Thursday was Thanksgiving, and with banks closed and the markets also not doing business, it was a short week. Mortgage loan rates stayed absolutely quiet on Friday, no surprise there as all eyes were on the Black Friday shopping news and other developments.
But the coming week has some important scheduled economic data releases including jobless claims and the employment situation report. Factory orders is also a report due out this week–lots of potential indicators as to where the economy is heading (or is currently at) and that will no doubt fuel speculation about the Fed’s decisions about a possible December rate hike.
In short, there is potential for volatility this week that borrowers on the fence about locking or floating should consider while making the choice. Floating could get riskier the farther into the week we go.
Locking and floating are decisions only the borrower can make, but it’s crucial in times like these to ask advice from your lender. Depending on who you ask, you may be advised to lock this week (especially if your closing date is near) or you could be told that floating might be acceptable in the mid-term.
But with the Fed still considering that December interest rate hike, the closer we get to the Fed announcement the higher the potential for upward momentum in the rates gets.
Investor reaction to the situation is one potential cause of volatility here, another is the potential for influential breaking news combined with an already volatile rate environment that could have short term consequences. Borrowers should consider all these things ahead of the lock/float decision. Your tolerance of the risks involved with floating will inform–or should inform–your decision.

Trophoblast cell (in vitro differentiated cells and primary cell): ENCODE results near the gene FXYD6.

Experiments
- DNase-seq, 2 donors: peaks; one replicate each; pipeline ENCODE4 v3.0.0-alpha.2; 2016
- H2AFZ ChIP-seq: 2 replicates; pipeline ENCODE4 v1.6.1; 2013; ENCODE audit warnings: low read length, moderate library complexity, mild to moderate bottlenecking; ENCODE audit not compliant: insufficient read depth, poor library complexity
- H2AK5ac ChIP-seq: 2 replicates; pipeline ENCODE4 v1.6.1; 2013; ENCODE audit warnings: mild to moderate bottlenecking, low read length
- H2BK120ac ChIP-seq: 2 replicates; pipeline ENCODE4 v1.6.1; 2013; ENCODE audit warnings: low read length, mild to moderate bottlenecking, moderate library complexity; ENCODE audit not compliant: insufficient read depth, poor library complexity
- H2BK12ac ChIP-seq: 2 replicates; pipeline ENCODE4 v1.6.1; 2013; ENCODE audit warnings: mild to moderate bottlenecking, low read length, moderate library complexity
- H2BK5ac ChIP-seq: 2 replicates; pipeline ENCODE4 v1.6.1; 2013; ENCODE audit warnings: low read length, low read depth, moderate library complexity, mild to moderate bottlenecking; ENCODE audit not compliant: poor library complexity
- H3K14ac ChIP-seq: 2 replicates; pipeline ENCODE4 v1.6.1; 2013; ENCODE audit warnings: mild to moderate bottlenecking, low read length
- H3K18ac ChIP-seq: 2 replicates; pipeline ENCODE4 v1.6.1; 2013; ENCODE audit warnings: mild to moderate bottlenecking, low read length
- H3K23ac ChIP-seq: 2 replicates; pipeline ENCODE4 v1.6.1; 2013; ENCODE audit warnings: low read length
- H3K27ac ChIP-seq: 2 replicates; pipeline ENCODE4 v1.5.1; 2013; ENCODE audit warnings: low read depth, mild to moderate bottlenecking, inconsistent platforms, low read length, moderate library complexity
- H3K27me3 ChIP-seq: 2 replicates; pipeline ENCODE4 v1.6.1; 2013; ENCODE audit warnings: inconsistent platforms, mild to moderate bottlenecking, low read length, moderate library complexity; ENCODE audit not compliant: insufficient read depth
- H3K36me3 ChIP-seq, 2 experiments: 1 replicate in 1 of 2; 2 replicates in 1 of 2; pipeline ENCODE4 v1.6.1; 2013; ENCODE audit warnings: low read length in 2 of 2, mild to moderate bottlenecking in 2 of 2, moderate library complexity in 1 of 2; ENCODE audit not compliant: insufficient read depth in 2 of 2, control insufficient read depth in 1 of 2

At the time of this writing, 30-year fixed rate conventional mortgages are holding between 4.0% and 4.125% best execution. FHA mortgage loan rate are, best execution, in a comfort zone at 3.75%. FHA rates tend to vary more among participating lenders. The rates you see here are not available to all borrowers or from all lenders–your experience may vary depending on your FICO scores and other financial qualifications.
Do you work in residential real estate? You should know about the free tool offered by FHA.com. It is designed especially for real estate websites; a widget that displays FHA loan limits for the counties serviced by those sites. It is simple to spend a few seconds customizing the state, counties, and widget size for the tool; you can copy the code and paste it into your website with ease. Get yours today: